What does it mean to be an icon? How much must one achieve to be worthy of such a title? And when faced with one's own dawning mortality, is that all really worth anything, in the end? These are the kinds of questions posited by Brett Haley's latest film, The Hero.
Our story follows Sam Elliott as Lee Hayden, an aging actor best known as the mysterious Western gunslinger from which the film bears its name. In the thirty-odd years since The Hero's release, Lee has had to make a living scraping together work from failed TV shows and voice-overs for ads, and his personal life is no better, as he is separated from his wife, Valarie (Katharine Ross), and has an extremely rocky relationship with his daughter, Lucy (Krysten Ritter). The only person he seems able to rely on is his old television co-star, Jeremy Frost (Nick Offerman), who helps him with the occasional gig and mostly supplies him with enough weed to pass the time. But none of these people would Lee admit his greatest secret to: the fact that he's quickly dying of pancreatic cancer.
Of course, that all changes when he's introduced to one of Jeremy's friends, the enchanting Charlotte Dylan (Laura Prepon), who quickly takes a liking to the old man. Together, the two strike a passionate yet volatile romance, reigniting Lee's wilder side. After his Molly-fueled acceptance speech goes viral, the old film hero starts to feel new life breathed into his career - and perhaps even himself.
The Hero is certainly an interesting beast to behold; a power-house of performances framed within some top-notch cinematography. Sam Elliott obviously steals the show, but that's basically a given, since Haley admits that he wrote the story from the ground-up for him. Offerman is no shirk, either, being the perfect comedic foil while also bringing a lot of heart to the bromance. His role could have easily been some Seth Rogen-esque washed-up-actor-turned-stoner, but what we get instead is a man of true passions who just never quite got there, but now rides out his days on early success and a little bit of drug sales on the side. He forms an emotional center without steering the film one way or the other, and it's to be commended.
Laura Prepon is also amazing as the romantic interest, Charlotte, as she's asked to handle a lot. Trying to be a sort of mature take on the "Manic Pixie Dream Girl" at the start, but then unfolding into a much more grounded and vulnerable character, all in the span of 90 minutes - it's truly a testament to Laura's stellar talent. She holds her own with Sam in every scene, which is quite the feat, all things considered.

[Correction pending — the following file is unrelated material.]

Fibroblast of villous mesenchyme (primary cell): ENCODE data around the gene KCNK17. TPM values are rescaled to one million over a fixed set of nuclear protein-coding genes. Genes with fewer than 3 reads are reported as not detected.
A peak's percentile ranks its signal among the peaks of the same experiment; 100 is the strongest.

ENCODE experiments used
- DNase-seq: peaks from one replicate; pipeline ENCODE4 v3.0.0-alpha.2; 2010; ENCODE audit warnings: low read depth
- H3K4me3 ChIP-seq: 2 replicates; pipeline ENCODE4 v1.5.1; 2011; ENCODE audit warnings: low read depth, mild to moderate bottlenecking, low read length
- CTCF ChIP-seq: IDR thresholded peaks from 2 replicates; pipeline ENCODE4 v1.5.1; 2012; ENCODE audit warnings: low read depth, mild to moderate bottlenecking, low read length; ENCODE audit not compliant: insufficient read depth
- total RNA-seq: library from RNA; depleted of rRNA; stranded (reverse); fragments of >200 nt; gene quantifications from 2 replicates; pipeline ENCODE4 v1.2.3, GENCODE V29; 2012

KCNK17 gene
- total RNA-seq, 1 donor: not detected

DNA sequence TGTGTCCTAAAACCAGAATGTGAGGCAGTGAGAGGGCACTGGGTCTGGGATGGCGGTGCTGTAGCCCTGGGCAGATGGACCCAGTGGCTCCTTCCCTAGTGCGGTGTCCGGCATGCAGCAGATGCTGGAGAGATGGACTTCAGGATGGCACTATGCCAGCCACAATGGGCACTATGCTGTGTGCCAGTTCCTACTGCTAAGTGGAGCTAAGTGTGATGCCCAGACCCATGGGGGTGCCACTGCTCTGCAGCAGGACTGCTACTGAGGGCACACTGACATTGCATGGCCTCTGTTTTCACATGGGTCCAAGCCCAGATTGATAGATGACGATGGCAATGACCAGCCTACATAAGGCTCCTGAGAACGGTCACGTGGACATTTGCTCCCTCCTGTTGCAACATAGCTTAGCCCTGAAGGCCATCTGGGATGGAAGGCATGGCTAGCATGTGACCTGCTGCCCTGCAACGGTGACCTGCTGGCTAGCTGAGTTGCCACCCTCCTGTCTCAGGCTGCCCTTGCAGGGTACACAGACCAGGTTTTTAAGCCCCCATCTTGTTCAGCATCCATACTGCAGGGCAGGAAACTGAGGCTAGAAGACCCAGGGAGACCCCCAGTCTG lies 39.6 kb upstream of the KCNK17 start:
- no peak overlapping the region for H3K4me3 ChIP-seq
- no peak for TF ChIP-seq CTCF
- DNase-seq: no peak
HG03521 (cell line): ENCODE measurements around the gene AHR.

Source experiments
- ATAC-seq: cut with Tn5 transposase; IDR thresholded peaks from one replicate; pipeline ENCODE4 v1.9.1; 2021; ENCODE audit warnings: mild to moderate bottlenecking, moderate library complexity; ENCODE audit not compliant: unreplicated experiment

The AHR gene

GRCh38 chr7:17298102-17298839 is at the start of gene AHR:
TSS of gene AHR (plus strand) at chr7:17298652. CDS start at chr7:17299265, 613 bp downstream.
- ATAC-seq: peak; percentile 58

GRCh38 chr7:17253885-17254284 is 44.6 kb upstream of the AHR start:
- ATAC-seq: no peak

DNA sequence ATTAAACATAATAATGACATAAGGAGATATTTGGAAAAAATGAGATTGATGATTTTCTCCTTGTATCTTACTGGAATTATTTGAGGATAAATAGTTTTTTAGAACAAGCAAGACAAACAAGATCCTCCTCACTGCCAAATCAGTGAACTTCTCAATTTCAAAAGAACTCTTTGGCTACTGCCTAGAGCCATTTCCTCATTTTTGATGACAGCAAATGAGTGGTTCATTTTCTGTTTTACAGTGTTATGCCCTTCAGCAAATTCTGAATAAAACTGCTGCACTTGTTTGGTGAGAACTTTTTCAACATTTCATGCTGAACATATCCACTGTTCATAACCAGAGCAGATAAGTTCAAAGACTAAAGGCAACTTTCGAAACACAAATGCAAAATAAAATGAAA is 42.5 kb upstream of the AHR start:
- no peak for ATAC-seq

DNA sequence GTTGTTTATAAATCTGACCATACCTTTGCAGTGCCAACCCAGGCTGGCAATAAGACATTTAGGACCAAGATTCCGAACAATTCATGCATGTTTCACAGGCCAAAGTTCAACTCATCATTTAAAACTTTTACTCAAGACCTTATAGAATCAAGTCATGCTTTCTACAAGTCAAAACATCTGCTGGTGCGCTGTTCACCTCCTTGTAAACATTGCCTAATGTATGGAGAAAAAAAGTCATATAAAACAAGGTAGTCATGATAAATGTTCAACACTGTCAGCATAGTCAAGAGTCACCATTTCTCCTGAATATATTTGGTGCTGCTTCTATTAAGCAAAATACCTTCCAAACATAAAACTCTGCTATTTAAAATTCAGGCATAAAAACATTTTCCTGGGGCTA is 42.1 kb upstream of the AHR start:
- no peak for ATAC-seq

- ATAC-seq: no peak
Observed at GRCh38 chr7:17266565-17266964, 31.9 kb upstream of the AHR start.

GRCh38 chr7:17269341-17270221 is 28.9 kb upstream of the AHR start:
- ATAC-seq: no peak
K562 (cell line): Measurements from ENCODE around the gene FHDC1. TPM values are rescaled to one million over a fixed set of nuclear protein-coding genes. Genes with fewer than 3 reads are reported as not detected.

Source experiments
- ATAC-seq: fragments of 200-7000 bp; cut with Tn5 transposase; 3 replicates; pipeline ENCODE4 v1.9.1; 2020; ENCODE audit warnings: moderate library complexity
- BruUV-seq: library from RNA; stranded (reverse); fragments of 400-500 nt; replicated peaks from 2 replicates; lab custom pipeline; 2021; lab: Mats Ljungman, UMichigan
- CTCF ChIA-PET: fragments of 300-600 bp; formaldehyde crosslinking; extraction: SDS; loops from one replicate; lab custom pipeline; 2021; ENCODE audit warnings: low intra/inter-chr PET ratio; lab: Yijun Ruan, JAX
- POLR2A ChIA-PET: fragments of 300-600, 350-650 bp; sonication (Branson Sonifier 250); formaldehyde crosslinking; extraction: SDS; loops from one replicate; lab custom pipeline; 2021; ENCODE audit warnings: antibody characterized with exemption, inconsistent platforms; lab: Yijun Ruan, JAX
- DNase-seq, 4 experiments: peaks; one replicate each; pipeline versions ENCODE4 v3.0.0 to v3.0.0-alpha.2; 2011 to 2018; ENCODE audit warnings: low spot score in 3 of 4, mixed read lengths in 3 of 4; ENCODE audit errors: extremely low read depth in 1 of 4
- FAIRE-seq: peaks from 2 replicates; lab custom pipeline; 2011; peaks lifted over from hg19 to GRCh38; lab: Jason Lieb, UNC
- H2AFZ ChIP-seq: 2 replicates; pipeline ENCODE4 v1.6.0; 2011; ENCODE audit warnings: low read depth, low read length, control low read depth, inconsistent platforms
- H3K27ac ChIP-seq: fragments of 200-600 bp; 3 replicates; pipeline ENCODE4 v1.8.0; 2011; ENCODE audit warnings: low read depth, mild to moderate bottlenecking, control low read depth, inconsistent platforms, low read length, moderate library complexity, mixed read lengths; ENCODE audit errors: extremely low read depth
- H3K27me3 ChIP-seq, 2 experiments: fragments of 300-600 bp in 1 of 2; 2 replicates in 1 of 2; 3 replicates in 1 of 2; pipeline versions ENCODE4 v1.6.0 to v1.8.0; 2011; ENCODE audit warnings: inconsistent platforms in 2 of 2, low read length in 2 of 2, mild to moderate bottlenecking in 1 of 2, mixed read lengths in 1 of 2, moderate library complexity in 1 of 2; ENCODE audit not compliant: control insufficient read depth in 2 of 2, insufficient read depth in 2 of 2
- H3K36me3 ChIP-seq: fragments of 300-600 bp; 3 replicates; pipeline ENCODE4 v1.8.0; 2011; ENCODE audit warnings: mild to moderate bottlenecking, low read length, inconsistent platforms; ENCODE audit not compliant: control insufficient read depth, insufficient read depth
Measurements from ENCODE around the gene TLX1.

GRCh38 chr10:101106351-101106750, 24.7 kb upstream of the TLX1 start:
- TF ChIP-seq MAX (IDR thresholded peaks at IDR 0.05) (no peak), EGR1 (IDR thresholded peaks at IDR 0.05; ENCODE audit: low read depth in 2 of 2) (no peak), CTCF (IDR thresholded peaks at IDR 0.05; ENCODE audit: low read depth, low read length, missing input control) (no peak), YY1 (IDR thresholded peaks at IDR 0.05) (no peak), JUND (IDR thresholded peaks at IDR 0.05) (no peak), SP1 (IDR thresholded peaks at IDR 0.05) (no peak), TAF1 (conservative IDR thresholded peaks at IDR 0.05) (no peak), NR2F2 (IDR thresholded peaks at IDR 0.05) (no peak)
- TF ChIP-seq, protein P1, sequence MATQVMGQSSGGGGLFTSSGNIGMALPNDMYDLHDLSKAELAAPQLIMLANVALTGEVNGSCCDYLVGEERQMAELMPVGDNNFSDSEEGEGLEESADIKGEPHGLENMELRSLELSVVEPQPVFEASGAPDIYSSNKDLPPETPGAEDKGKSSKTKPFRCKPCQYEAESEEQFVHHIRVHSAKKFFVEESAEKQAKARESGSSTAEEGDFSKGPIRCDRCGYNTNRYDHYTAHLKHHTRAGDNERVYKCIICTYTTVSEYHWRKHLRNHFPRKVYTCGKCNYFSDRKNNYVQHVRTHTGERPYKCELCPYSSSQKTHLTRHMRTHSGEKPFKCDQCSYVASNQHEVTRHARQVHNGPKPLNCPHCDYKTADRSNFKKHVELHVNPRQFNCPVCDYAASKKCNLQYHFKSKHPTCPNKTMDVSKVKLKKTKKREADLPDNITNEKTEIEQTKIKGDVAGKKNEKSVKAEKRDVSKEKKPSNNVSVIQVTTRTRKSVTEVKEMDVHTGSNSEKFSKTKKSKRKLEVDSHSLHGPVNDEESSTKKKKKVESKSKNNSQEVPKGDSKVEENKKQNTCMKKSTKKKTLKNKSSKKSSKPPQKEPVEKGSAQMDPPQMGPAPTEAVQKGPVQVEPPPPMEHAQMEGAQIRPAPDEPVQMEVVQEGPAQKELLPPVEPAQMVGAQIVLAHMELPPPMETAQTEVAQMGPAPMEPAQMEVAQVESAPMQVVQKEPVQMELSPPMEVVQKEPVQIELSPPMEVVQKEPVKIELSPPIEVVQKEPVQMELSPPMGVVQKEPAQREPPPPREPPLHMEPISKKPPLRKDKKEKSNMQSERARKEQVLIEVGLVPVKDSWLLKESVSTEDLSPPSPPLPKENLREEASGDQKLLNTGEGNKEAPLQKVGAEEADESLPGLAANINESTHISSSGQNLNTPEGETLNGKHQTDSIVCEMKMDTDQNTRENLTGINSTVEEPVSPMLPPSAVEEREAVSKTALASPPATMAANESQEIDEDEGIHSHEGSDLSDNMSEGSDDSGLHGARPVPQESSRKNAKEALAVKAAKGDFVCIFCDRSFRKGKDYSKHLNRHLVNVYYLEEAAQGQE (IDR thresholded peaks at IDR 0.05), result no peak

It's also just a beautiful movie to watch - elegantly shot and arranged. There's lots of subtle visual and audio cues that are used to great effect to help with the feelings of disorientation and fear, really wrapping viewers into all the swirling emotions as Lee comes to grips with his disease and how to approach telling the other members of his life about it. The use of strange angles and jarring cuts plays to a deft understanding of the medium, as the movie equates the warping effects of drugs and alcohol to those of the dawning realization of mortality. The question of "What's real and what isn't?" is central to the film's narrative, further ingrained by the running motif of Lee's cowboy dreams: at first, they seem to me premonitions of a new movie project, but as the movie goes on, they start to hint at something at once darker, and perhaps more comforting, as well.
All that said... I can't call this a flawless film, though its problems aren't even in a traditional sense. Without going into spoiler-territory, I felt that its ending came a bit too abruptly - a strange sentiment in a world of overly-bloated mega-movies. Still, I feel like The Hero could have used another 15 minutes or more of runtime to better explore some of its subjects. With such a streamlined structure, several characters feel woefully under-used: for instance, Krysten Ritter does her best as Lee's estranged daughter, Lucy, but she's only given a few scant speaking scenes, so I was left wanting more exploration of their relationship. I get that the movie wants to leave things open, and I get that it's trying to be "true to life" in the way that some things just don't get nice resolutions - but, come on, dude. I'm going to the movies for artifice: I need something to hang my hat on. And the way those pieces are left open, there wasn't even enough time given to them to make them the subject of debate - so really, why leave us like this?
Still, for the 90-some-odd minutes I was in the theater watching it, I was completely enthralled with The Hero. I loved its style, I loved the people I was spending time with, I wanted to see them get through this shitty time in their lives. They made me laugh, I felt their pain, and I shared in their joy. The Hero is not a film without its blemishes and scars - but really, are any of we so different?